According to Arendt, opinions are ideas held uniquely to each person, and which can only come into the light through clear discourse between two persons. The exchange impacts and changes the opinions which, again, are unique to each. And while perhaps Arendt undervalued the role of certain emotions and passions in forming and articulating opinions, she does provide important and helpful distinctions.
Jennie Odell writes similarly of social media in her 2020 book How to Do Nothing: Resisting the Attention Economy. Treating “public opinion” in a way similar to the “group interests” Arendt discusses, Odell writes:
“After all, it is public opinion that social media exploits, and public opinion that has no patience for ambiguity, context, or breaks with tradition. Public opinion is not looking to change or to be challenged; it is what wants a band to keep making songs exactly like the hit they once had. Conversations, whether with oneself or others, are different.”
And John Henry Newman makes a similar argument in his Essay on the Development of Doctrine. According to Newman, an idea is changed every time it enters a new human mind. An idea is wholly unique to each mind, which is partly why every time a person interacts with an idea, it undergoes a change. “No sooner do we apprehend than we judge,” he writes. Because of this, we should expect variation in statements of common truths. And this is both how and why Christian doctrine changes: any idea which engages with an active living mind will change; any living ideas will develop.
There is no one-to-one agreement upon Newman’s “ideas” or Arendt’s “opinions,” because ideas and opinions are wholly unique to the virtues and limitations unique to each individual. What this partly means is that, when people are given space to voice aloud their considered opinions in public discourse, they are always opening space for something new to come into being. Insofar as they present something and expect total compliance or agreement in every aspect, they are expressing something closer to Arendt’s treatment of “interests.” But to the extent they are raising opinions and are opening themselves up to the opinions of others, they are always opening up a space for something new, something beyond each and every individual involved. To truly enter political discourse is to enter a space of constant change, both for others and for oneself.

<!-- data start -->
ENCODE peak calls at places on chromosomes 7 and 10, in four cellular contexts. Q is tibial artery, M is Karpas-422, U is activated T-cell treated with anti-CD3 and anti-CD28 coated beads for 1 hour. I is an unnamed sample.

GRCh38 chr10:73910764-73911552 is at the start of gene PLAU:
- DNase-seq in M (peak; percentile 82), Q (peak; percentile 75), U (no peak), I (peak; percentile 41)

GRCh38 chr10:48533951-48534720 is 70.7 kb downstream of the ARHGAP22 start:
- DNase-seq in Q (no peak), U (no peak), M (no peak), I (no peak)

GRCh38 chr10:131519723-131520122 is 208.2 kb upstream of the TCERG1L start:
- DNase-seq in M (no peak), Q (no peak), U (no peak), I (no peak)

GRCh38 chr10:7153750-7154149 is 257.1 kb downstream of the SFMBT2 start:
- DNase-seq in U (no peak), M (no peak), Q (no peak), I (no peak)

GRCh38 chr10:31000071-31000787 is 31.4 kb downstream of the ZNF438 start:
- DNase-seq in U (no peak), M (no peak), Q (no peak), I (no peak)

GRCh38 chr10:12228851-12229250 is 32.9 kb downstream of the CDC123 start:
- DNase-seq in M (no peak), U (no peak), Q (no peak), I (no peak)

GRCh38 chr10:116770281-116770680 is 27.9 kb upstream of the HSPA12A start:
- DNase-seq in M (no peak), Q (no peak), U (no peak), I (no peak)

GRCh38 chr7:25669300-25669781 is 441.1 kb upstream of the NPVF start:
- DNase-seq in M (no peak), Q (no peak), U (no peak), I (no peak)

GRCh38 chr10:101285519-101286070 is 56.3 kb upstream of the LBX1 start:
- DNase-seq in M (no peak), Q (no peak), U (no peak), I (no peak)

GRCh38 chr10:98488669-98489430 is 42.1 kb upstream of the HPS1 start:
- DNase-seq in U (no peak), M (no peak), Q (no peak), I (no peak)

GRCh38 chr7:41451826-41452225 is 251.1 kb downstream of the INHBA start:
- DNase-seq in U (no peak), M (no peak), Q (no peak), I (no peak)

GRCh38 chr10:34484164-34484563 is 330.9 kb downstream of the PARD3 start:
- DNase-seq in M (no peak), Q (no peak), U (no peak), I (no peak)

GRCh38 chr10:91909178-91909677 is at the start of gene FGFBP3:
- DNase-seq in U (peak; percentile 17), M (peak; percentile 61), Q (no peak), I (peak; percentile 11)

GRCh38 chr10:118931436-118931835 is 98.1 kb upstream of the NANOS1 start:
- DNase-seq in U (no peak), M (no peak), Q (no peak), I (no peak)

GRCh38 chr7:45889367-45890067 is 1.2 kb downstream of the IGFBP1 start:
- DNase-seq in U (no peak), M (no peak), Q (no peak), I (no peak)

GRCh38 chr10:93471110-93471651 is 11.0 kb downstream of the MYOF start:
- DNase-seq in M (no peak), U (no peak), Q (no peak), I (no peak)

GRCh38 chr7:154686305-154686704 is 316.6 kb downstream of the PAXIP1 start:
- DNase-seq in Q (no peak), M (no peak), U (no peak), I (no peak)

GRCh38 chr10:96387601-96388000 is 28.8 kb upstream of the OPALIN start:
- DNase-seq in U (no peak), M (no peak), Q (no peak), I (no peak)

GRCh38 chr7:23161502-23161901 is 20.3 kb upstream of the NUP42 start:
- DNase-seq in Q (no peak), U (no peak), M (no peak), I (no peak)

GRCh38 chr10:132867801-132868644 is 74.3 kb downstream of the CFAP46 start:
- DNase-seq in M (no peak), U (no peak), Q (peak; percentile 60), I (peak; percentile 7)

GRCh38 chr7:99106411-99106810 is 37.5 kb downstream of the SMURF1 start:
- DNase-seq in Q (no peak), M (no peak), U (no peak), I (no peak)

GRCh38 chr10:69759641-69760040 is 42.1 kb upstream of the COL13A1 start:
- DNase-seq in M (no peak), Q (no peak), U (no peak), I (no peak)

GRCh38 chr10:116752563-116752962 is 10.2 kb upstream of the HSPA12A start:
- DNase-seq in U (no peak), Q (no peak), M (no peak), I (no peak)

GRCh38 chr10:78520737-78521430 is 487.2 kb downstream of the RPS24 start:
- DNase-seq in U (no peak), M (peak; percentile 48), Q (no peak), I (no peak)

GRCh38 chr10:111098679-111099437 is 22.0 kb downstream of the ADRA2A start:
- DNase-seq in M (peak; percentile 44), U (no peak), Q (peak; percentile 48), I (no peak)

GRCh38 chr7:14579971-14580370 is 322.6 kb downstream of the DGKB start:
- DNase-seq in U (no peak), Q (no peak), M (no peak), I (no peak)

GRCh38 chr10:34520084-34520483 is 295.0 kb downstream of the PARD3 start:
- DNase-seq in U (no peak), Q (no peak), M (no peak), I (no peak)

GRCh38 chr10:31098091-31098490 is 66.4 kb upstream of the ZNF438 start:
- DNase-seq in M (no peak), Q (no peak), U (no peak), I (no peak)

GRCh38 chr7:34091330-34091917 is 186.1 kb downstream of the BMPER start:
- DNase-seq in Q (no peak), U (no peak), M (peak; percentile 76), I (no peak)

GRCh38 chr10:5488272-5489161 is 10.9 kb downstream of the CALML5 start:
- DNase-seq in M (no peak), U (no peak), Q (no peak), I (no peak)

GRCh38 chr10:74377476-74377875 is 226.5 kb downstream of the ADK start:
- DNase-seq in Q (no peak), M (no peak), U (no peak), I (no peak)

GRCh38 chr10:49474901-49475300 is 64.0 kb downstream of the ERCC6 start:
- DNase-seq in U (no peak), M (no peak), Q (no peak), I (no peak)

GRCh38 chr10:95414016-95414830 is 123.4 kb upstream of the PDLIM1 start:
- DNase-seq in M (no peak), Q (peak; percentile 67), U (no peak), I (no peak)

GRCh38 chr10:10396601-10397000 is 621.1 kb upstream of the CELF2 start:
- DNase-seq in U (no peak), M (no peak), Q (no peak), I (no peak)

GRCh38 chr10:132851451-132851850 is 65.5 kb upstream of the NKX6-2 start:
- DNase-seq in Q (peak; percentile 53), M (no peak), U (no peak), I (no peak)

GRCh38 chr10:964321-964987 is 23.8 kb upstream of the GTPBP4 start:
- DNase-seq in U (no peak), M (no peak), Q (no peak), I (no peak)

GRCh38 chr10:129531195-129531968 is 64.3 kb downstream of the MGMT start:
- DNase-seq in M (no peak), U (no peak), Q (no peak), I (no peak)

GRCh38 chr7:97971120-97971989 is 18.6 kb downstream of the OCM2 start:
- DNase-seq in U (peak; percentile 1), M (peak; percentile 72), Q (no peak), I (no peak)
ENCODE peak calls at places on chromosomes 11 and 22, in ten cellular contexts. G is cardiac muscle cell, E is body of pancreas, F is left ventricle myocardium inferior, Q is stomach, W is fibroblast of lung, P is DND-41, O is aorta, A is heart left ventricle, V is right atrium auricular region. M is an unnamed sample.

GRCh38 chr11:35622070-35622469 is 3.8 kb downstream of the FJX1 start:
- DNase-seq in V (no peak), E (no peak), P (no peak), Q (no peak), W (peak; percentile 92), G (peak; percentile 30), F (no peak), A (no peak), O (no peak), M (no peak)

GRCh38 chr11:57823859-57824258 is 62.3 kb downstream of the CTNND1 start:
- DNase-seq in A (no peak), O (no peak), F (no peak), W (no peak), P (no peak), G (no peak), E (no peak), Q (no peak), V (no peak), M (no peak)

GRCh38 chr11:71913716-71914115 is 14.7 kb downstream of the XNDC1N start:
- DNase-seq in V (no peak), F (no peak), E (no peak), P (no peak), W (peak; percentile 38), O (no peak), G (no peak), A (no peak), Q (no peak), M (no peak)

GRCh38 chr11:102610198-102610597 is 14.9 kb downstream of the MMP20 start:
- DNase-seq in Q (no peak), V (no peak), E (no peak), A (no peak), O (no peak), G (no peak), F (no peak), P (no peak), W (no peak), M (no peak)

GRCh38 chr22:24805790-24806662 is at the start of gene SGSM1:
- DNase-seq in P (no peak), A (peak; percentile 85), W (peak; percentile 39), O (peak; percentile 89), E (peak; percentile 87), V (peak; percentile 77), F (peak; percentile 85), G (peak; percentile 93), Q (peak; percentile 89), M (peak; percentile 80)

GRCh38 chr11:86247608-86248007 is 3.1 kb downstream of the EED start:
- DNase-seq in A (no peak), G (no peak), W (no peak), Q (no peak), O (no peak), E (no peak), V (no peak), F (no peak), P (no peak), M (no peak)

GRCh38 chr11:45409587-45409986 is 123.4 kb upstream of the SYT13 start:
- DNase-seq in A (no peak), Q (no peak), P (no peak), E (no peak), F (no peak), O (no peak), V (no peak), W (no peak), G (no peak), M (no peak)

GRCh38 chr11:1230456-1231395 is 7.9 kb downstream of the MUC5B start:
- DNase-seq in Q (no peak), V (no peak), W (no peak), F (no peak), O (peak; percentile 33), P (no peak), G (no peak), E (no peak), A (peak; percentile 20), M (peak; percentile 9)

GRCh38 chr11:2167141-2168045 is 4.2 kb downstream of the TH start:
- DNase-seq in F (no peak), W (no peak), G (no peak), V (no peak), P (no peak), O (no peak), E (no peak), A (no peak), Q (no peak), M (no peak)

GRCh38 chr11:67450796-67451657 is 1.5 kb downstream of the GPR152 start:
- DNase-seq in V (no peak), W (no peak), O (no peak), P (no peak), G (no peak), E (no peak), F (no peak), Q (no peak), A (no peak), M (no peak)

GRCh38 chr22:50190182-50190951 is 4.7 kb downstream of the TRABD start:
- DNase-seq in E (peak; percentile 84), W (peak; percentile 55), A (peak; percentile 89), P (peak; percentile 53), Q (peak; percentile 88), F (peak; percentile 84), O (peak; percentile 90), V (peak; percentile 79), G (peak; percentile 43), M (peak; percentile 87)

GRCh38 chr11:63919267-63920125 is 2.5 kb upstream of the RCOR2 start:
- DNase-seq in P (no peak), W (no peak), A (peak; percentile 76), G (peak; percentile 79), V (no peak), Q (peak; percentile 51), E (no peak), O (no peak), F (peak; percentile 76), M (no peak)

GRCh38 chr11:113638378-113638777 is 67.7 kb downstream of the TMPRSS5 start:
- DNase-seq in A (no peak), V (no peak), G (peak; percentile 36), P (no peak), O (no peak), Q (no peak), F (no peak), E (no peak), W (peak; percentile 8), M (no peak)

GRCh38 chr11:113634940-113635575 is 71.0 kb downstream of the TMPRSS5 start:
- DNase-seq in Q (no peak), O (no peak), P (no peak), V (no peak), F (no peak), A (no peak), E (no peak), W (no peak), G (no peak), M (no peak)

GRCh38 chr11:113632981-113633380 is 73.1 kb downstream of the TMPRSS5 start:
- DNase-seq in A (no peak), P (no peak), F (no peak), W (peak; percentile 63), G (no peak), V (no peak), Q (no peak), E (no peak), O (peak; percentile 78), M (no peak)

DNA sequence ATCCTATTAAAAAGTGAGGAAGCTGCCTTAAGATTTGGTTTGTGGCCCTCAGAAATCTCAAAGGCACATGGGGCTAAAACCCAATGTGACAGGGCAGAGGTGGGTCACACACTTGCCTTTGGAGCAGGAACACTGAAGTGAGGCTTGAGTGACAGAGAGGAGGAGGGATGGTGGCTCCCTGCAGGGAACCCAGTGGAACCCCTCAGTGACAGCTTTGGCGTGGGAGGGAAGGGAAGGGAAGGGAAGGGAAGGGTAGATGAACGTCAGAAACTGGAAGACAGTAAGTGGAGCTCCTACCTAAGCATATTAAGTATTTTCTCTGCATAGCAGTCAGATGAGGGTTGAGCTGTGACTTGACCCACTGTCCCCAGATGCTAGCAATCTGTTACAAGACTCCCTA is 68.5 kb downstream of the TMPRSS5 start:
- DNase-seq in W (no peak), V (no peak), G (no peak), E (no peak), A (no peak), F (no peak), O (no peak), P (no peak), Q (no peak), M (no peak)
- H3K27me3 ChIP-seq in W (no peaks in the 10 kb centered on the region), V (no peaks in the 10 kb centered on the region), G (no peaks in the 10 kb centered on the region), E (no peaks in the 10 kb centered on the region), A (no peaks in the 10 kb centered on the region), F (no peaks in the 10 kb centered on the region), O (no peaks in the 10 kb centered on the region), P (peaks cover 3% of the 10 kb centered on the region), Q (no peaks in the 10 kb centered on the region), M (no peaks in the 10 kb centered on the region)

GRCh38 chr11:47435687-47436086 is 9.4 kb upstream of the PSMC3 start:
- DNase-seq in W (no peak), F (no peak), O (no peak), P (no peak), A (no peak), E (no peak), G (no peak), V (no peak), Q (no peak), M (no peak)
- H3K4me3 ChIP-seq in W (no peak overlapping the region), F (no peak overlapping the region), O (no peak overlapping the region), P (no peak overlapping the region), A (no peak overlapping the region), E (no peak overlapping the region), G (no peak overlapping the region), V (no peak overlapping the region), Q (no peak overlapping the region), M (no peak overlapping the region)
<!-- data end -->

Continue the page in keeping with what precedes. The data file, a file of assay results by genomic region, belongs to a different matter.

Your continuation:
This, I believe, is what we can do when we open up spaces for true discourse of any kind. When I truly engage the considered opinions of another and bring my own opinions to that space, what might occur is not necessarily just a “bridging the gap” between the two of us or a compromise that is a sort of “meeting in the middle.” Rather, what can occur is the development of something entirely new for both of us. We might both walk away changed, not in a way where one is necessarily made to be more like the other or becomes a simple mixture of two, but where what arises is something entirely new and unexpected. The goal of discourse might not necessarily be “compromises” with evil or seeking blind and total compliance with what is right, but can be the creation of something new that opens up unforeseen possibilities for the future. The development of ideas is not linear; it is a process which is mysterious and unpredictable.
I don’t put Césaire and Kirk in conversation so that I might become a sort of mix of the two, or so that we might find ourselves a boring “middle ground.” Rather, I believe that these two writers have put forward opinions that, when brought into discourse, might change everything in ways none of us had expected.
You can follow along with my current reads at Goodreads.